The forum is this one:

There's lots of comparisons of old wet noodles, noodler's pens, falcons, you name it.

Oh, since you mentioned a brush, if you need a portable one try this:

It's a marvel that will never let you down. I've used one for years. I noticed Kim Jung Gi seems to use them a lot:

Here's the link to the Noodler's pens. The "creaper" are the smaller ones (at 14 usd), the "Konrad" are the medium ones (20 usd) and are better in my opinion. If you get a creaper be careful not to accidentally rotate it at the back, as it will drop ink onto your drawing. The Konrads are safer in that respect, as they use a piston held inside the pen.

As for ink, the noodler black eel is pretty lubricated, which helps with the flow and avoids "railroading" when you flex, but I find that it takes too long to dry and makes watercoloring (or erasing pencil lines) hazardous, especially in cheapo papers. I started using platinum carbon ink to avoid that (it is a pigmented ink) but then I have to use the pen everyday (which is fine, because I do anyway) or the pigmented ink will dry up and possibly ruin the pen. The noodler black eel never seems to dry, you can forget it inside the pen for a month and it will work perfectly as soon as you pick it up. There's also a fast-drying noodler black, but I didn't like it because it feathered a lot in bad paper (I use bad paper a lot for daily sketching).

António Araújo said...

forgot the link to the pens:

António Araújo said...
This comment has been removed by the author.
António Araújo said...

This is a drawing I did with the Konrad (well, of the Konrad, with the Konrad). You can sort of see the line variation if you compare the outline of the catfish with some of the inner lines.

I'll try to get you a better example when I get home. Or you can go on and register on that pen forum and see a proper test, with videos of those standard exercises in calligraphy.

António Araújo said...

Ok, found some videos:


Namiki (Pilot) Falcon:

Richard said...

Love the drawing.

How large were you working?

Richard said...

Also, judging by those videos the Noodlers are easily comparable to the Namiki Falcon, barring some railroading, so I suppose I'll be trying out the Konrad.

I've used the dip pen nibs you're suggesting. I guess I'm just using them wrong. Oh well.

Thanks for all the suggestions!

António Araújo said...
This comment has been removed by the author.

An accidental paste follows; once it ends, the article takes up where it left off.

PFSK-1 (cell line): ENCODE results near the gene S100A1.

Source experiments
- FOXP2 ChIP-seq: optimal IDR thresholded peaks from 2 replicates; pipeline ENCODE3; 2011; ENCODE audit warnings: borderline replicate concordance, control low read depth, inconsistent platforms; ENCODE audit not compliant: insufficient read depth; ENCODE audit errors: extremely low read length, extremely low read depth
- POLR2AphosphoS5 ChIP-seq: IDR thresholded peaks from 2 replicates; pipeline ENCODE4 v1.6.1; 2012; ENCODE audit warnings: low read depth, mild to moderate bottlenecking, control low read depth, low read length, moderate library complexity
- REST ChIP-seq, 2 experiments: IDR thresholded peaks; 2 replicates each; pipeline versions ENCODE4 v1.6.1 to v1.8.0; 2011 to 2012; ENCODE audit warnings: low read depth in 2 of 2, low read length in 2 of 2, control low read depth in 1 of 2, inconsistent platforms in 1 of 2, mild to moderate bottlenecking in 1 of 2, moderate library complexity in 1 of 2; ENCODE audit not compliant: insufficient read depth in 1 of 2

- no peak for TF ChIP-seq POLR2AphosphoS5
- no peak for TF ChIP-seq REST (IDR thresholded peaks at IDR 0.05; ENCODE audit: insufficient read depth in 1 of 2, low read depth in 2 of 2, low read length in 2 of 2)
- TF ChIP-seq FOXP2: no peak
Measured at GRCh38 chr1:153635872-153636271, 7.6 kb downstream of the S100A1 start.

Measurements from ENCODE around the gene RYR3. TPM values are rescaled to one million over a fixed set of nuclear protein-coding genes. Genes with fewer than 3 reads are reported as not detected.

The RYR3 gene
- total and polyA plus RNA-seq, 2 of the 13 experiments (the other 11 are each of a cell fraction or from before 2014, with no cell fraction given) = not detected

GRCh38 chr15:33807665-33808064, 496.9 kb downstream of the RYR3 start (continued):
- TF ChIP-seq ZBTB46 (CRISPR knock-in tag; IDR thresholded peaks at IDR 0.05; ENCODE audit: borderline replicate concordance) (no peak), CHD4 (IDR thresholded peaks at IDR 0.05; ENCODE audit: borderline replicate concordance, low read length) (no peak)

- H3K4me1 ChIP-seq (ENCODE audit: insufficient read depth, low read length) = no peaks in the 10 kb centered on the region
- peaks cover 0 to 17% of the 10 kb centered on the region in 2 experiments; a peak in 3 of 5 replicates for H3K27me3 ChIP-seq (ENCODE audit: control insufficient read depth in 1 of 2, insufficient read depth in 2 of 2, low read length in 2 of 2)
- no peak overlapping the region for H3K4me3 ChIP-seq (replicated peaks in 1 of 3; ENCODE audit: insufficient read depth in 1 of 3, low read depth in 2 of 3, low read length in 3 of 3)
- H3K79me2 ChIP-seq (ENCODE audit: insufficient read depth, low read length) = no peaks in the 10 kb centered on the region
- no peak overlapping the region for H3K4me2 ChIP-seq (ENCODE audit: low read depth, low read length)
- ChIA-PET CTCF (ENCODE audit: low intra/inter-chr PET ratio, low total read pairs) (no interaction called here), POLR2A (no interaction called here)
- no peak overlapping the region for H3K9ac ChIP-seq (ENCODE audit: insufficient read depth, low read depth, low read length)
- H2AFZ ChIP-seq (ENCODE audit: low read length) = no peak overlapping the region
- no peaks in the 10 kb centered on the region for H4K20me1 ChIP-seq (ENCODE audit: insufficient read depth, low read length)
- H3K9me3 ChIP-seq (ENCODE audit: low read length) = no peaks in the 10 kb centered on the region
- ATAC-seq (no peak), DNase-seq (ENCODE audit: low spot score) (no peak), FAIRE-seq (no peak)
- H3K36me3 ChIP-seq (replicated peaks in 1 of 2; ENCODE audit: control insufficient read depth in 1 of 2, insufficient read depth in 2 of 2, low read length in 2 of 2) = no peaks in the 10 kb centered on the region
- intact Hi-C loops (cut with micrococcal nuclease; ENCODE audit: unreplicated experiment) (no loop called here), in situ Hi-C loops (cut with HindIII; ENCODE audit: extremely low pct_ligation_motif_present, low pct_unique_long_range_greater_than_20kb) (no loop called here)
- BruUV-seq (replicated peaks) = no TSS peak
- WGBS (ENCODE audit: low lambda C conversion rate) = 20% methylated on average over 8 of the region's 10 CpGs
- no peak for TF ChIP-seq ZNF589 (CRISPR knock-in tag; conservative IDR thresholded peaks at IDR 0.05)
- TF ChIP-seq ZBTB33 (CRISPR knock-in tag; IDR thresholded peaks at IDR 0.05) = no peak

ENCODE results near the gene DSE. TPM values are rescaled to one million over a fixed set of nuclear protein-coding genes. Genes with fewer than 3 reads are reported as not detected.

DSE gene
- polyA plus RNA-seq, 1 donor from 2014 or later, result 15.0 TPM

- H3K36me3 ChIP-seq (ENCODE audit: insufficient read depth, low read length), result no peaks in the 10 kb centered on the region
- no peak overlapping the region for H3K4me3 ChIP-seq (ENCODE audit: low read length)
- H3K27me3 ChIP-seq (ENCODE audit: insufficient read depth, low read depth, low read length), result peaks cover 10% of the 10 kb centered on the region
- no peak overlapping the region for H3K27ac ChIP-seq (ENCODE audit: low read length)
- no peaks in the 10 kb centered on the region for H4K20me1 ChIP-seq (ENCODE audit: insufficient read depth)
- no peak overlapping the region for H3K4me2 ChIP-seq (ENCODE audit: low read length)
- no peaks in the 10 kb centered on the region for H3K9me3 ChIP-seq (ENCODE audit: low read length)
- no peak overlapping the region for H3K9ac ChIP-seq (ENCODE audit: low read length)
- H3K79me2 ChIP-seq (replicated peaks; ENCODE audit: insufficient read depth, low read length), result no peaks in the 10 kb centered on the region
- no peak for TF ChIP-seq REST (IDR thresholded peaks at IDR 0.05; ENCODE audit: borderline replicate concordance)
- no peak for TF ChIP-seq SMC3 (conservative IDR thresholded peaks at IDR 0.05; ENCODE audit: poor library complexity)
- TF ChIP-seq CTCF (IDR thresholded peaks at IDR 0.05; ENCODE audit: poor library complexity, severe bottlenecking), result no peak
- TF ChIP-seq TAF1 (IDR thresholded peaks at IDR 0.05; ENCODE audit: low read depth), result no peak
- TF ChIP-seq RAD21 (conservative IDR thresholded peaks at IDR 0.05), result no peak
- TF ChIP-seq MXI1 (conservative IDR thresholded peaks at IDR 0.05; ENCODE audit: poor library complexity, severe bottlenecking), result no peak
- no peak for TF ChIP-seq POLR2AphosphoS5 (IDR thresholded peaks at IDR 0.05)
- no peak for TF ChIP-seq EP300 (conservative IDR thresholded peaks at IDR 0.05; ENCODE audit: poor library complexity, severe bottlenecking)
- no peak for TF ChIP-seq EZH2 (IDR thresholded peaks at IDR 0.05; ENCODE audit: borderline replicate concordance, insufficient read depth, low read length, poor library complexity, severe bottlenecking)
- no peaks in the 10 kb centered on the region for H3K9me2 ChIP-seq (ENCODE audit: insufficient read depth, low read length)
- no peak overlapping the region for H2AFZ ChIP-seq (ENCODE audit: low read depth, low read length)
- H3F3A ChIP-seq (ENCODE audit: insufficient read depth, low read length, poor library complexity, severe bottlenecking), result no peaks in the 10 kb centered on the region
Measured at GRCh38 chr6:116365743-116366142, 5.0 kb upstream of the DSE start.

António Araújo said...


you're welcome!

I don't quite recall the size of the drawing. It was bigger than A4, smaller than A3 (I remember I cut a part of an A3 sheet). I don't usually work very large, for logistical reasons.

As for the nibs, I don't recall ever breaking one of those, so be careful with that noodlers if you get it, maybe you have a bit of a heavy hand from using other types of pens/tools? Try a light touch at first, then see how far it can go. At least if you break a Konrad it will be only 20 bucks, not the price of a falcon. :)

Actually in that forum I mentioned some guy said he would get more line variation from the noodlers than the falcon, especially because with the noodlers he wasn't so afraid of breaking the thing and losing a bundle of money, and therefore he pressed harder. :)

Another thing: if you get a noodlers do watch those videos. They are fiddly when fresh. You need to wash them by loading and unloading with water and a drop of dish detergent, then washing it again with just water, then letting it dry - all this to clean the oily remains from the manufacturing process. It makes a huge difference. Also, you may need to give it some use or even fiddle with the feeder like that guy on that video did before it works perfectly. It can get pretty irritating, so don't brake that nib in a fury before it's time. :) I had a couple of reluctant ones that now draw beautifully. The only real dud I ever got was the Ahab, which I can't recommend at all for various reasons. By the way, my Ahab was a prototype, so you have to discount that, but a very experienced guy I know bought an Ahab the other day and gave it very bad marks also. But apart from that one, I love those noodlers.

Happy drawing! :)

Richard said...

>As for the nibs, I don't recall ever breaking one of those, so be careful with that noodlers if you get it, maybe you have a bit of a heavy hand from using other types of pens/tools? Try a light touch at first, then see how far it can go.

Interesting. I know I draw too quickly, maybe I draw too heavily as well. This is going to be frustrating!

>Another thing: if you get a noodlers do watch those videos. They are fiddly when fresh. You need to wash them by loading and unloading with water and a drop of dish detergent,

That reminds me, last time I bought some pen nibs they weren't writing very well -- bad flow. A guy on the internet had suggested I soak them in white vinegar to dissolve the protective coating on them. Forgetting my elementary school science class lessons, I did just as he suggested, but forgot them in the glass. Came back a couple days later, and they had all dissolved entirely!

António Araújo said...

Chemical warfare too? I'm starting to wonder if you secretly hate those nibs. :)